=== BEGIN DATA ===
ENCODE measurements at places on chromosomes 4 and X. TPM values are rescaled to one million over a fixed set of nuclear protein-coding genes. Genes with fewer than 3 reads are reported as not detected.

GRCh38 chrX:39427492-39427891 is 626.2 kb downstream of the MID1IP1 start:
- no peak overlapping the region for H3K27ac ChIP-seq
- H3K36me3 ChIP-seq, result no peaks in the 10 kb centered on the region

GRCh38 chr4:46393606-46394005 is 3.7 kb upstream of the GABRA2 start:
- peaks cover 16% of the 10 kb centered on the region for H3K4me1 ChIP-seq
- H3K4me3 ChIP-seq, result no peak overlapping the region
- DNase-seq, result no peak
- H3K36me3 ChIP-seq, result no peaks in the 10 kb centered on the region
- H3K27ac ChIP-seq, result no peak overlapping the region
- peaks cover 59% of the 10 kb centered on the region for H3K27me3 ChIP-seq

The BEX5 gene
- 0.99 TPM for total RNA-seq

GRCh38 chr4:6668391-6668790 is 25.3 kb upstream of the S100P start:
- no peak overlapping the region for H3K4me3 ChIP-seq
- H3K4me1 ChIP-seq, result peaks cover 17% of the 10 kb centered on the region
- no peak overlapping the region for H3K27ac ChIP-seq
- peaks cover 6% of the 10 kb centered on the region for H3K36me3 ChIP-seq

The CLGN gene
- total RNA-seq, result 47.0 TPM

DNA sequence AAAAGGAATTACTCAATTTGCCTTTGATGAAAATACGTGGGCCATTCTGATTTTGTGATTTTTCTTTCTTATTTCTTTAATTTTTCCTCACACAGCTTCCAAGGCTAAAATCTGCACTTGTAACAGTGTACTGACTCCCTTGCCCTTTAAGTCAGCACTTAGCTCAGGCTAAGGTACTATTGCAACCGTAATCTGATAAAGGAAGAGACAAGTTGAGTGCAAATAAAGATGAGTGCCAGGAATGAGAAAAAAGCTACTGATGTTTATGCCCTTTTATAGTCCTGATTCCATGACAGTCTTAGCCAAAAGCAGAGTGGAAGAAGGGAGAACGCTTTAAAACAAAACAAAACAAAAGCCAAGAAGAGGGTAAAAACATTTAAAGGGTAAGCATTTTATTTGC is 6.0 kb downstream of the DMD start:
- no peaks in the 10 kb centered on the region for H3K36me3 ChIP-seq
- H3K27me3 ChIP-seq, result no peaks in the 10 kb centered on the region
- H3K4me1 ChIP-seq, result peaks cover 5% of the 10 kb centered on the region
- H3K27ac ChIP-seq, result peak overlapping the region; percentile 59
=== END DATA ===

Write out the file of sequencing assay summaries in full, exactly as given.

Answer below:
ENCODE measurements at places on chromosomes 4 and X. TPM values are rescaled to one million over a fixed set of nuclear protein-coding genes. Genes with fewer than 3 reads are reported as not detected.

GRCh38 chrX:39427492-39427891 is 626.2 kb downstream of the MID1IP1 start:
- no peak overlapping the region for H3K27ac ChIP-seq
- H3K36me3 ChIP-seq, result no peaks in the 10 kb centered on the region

GRCh38 chr4:46393606-46394005 is 3.7 kb upstream of the GABRA2 start:
- peaks cover 16% of the 10 kb centered on the region for H3K4me1 ChIP-seq
- H3K4me3 ChIP-seq, result no peak overlapping the region
- DNase-seq, result no peak
- H3K36me3 ChIP-seq, result no peaks in the 10 kb centered on the region
- H3K27ac ChIP-seq, result no peak overlapping the region
- peaks cover 59% of the 10 kb centered on the region for H3K27me3 ChIP-seq

The BEX5 gene
- 0.99 TPM for total RNA-seq

GRCh38 chr4:6668391-6668790 is 25.3 kb upstream of the S100P start:
- no peak overlapping the region for H3K4me3 ChIP-seq
- H3K4me1 ChIP-seq, result peaks cover 17% of the 10 kb centered on the region
- no peak overlapping the region for H3K27ac ChIP-seq
- peaks cover 6% of the 10 kb centered on the region for H3K36me3 ChIP-seq

The CLGN gene
- total RNA-seq, result 47.0 TPM

DNA sequence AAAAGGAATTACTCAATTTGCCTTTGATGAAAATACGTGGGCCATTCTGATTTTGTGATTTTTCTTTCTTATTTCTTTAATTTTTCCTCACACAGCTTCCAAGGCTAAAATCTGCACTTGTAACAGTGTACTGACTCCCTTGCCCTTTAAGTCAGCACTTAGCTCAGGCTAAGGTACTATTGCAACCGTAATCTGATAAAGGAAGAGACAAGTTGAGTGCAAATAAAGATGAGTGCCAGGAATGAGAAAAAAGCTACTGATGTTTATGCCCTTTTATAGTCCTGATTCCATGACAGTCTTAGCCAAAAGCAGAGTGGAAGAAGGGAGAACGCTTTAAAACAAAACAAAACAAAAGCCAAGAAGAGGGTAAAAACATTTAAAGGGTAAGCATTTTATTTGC is 6.0 kb downstream of the DMD start:
- no peaks in the 10 kb centered on the region for H3K36me3 ChIP-seq
- H3K27me3 ChIP-seq, result no peaks in the 10 kb centered on the region
- H3K4me1 ChIP-seq, result peaks cover 5% of the 10 kb centered on the region
- H3K27ac ChIP-seq, result peak overlapping the region; percentile 59